The SCOTUS decision on June 26, 2015, is that marriage is a right that can be carried out between any two individuals who elect to marry and that this right cannot be denied based on color, creed, or gender.
And there was much rejoicing, and in my hometown of Dallas, a pair of gentlemen who have been together for 55 years were the first to get hitched. It was a beautiful and momentous occasion. I teared up, I was just so blissfully happy for them (and even now, I gots a little feel in my eye), and then I turned on the radio.
NPR is having wall-to-wall coverage on the topic, which is totally fantastic and I wholeheartedly support, and then this minister from some town in Texas came on and basically said that he was going to fight this, tooth and nail, because SCOTUS was sending the message that he could no longer discriminate against his employees for being gay without risking the loss of his tax-exempt status.
I’m not kidding. I wish I was. It was the ultimate WTF moment for me as I was driving down the highway, until he said, “And we’re going to do our best to find a candidate that will repeal this decision and defend religious freedoms.”
Then that became the ultimate WTF moment.
There are two things about this that completely blow my mind. The first was that this pastor of an allegedly love-based religion was essentially saying that he loved the gays, except for the fact that they were gay, and therefore felt it was his religious right to be able to fire them if they came in all “gay-married” one day. This was the actual example that he used as the justification for his vitriol, that he wouldn’t be able to fire someone for being gay-married.
The second thing that nearly caused me to veer off the road was when he suggested that discriminating would endanger his tax exempt status.
Now, before I pick this apart, let me first say that I have founded and run not one but two non-profit organizations with specialized tax status. While I was establishing that specialized tax status, I learned a lot about what could and couldn’t be done with various types of statuses. The fact that Supreme Court Chief Justice John Roberts seems to think that if churches refuse to perform the marriage ceremonies of people who are gay that they will endanger their exempt status just goes to show that this guy has no clue what he’s on about.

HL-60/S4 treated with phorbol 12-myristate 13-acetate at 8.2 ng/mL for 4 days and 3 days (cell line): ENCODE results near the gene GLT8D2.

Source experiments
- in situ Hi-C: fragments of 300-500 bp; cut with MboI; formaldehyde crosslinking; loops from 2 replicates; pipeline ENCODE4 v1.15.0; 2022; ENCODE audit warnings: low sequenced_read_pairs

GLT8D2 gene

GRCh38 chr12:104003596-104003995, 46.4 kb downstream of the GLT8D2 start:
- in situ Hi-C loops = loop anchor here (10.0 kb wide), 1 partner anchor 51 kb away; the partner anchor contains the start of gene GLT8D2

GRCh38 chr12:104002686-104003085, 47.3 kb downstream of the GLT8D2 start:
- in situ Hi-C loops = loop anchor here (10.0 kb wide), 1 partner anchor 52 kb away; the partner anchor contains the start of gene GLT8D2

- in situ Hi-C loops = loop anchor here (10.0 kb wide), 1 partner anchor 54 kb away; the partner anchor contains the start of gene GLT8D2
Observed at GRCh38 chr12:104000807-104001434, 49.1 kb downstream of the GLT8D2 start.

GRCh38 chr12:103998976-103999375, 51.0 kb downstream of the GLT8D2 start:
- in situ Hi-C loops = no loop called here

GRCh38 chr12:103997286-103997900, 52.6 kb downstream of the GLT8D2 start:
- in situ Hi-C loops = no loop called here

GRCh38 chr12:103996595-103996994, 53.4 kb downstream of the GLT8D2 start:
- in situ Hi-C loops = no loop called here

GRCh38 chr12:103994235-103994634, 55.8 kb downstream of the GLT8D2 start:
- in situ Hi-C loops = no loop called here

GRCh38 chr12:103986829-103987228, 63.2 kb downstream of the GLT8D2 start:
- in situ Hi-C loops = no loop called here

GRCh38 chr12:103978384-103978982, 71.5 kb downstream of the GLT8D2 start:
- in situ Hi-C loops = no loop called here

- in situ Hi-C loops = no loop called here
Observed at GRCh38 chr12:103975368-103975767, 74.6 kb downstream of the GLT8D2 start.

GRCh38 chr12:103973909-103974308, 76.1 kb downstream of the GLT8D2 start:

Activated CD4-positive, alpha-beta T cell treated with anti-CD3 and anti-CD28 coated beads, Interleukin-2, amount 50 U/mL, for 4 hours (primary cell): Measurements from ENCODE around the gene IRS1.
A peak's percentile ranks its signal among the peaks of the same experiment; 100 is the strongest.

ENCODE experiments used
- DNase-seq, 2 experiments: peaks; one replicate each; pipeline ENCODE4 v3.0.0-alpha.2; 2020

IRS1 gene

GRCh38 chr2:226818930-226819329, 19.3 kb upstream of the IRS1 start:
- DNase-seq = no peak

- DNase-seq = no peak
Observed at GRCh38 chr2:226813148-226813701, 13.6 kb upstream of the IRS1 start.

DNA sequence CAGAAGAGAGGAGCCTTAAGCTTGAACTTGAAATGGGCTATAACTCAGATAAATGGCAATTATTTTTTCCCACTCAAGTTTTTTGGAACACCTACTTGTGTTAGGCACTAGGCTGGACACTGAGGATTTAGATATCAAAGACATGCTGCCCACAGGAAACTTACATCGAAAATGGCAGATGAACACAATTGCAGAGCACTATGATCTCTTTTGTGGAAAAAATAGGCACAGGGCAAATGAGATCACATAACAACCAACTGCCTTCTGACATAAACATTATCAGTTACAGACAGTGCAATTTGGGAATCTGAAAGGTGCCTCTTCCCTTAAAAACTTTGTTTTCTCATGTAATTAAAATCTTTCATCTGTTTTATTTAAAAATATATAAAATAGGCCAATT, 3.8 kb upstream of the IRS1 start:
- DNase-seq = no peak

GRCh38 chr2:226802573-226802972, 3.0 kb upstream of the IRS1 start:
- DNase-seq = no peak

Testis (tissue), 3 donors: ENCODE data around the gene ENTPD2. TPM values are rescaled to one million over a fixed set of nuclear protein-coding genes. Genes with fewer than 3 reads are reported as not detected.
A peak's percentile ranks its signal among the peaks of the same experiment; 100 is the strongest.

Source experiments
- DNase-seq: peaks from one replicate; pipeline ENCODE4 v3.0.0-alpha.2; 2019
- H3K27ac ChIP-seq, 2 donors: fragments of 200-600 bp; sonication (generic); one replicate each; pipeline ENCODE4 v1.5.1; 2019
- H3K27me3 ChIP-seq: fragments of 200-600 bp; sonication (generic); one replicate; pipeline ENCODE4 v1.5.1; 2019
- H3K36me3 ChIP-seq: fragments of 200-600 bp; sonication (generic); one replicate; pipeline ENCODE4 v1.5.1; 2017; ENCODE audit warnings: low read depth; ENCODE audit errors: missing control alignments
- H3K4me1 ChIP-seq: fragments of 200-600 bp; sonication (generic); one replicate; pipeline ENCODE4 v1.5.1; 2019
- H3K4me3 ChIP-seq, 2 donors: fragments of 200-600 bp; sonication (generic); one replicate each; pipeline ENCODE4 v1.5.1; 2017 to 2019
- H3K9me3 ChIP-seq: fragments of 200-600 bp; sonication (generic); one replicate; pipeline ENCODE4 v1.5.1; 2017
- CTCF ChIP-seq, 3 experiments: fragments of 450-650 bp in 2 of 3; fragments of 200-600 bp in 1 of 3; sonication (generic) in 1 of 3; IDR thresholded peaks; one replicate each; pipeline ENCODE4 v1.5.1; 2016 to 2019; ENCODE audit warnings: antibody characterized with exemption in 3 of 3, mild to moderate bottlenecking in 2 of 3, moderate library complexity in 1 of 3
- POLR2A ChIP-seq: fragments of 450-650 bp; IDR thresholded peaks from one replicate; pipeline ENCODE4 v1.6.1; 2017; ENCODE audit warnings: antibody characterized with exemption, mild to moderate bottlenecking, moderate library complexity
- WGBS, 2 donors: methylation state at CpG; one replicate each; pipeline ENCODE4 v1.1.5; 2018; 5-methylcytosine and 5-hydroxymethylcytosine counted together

Churches refuse to perform marriage ceremonies for people all the time. In fact, that’s one of the best things about marriage being a civil liberty that it can be carried out by a Justice of the Peace – churches are optional. Catholic churches at least used to not re-wed people who had been divorced, Mormon churches will not perform ceremonies for people who are both Mormon, and the list goes on. In fact, any minister, pastor, priest, or other officiant who does not feel in their bones that a union between two humans is a good idea is more than welcome to not perform that ceremony.
I myself have refused to unite several couples because I just didn’t feel like it was a smart match, and I’ve usually been right. It had nothing to do with the shapes of their nether bits.
Now, back to the tax exempt thing. In all fairness, churches could continue to reject the performance of gay unions (and miss out on the cash cow that some of those gorgeous weddings would be), and it won’t matter one bit. In your own house of worship, you can be as hateful and snotty as you like. Since the licensing was really the important bit, and that’s now firmly set as a right that the individual states cannot deny, then this part becomes kind of silly.
However, what will endanger your tax exempt status is “political campaign intervention”, such as officially advocating, endorsing, or otherwise supporting any candidate in an election.
And that guy just said that he was going to find candidates that would repeal this decision!
That sounds like intervention with very specifically stated intentions! (Get his number, we’ll get to him later.)
Here’s the thing about religious freedom: it’s your religious freedom. It’s not “yours and everyone else’s as long as their religion is the same as yours”. Religion is a personal thing. It’s not genetic, it’s not even particularly endemic, and it’s not compulsory.
Religion is a choice.
People change religions all the time. People convert, leave the church, go back to a different church, start their own… and they have the right to that because our nation protects religious freedom.
BUT, religious tenets do not under any circumstances supersede the law.
Let me say that again: RELIGIOUS TENETS DO NOT UNDER ANY CIRCUMSTANCES EVER SUPERSEDE THE LAW!!!
If SCOTUS says that people of the same gender can marry, then they can legally marry. They don’t have to religiously marry – and, frankly, with as horribly as so many of them have been treated by churches, I don’t know why they would.
And let’s get down to the real “Christian issue”. The popular attitude (according to Leviticus, in the OLD Testament, by the way, before the Christ came along up UPDATED THE LAW) is that homosexuality is not natural, that it’s a lifestyle choice. They said the same thing about left-handed people, incidentally. In much the same why that they learned the left-handed people weren’t demonic or touched by the devil or anything like that, science has indicated that homosexuality is not only completely natural but actually aids in evolution of the species.
MORE GASP! MORE SHOCK!
Those who fight this have to know that they’re on the wrong side of history. They have to know in some part of their being that to stand in the way of the happiness of so many people is completely counter to what their god tells them.
They have to know this.
Please, let them figure this out.
Any religion should really start as a solitary practice, a means of exploring the depths of one’s own soul. Even the Big Guy himself said not to judge, and yet…
Maybe if they actually followed their religion, they’d know where their freedom is.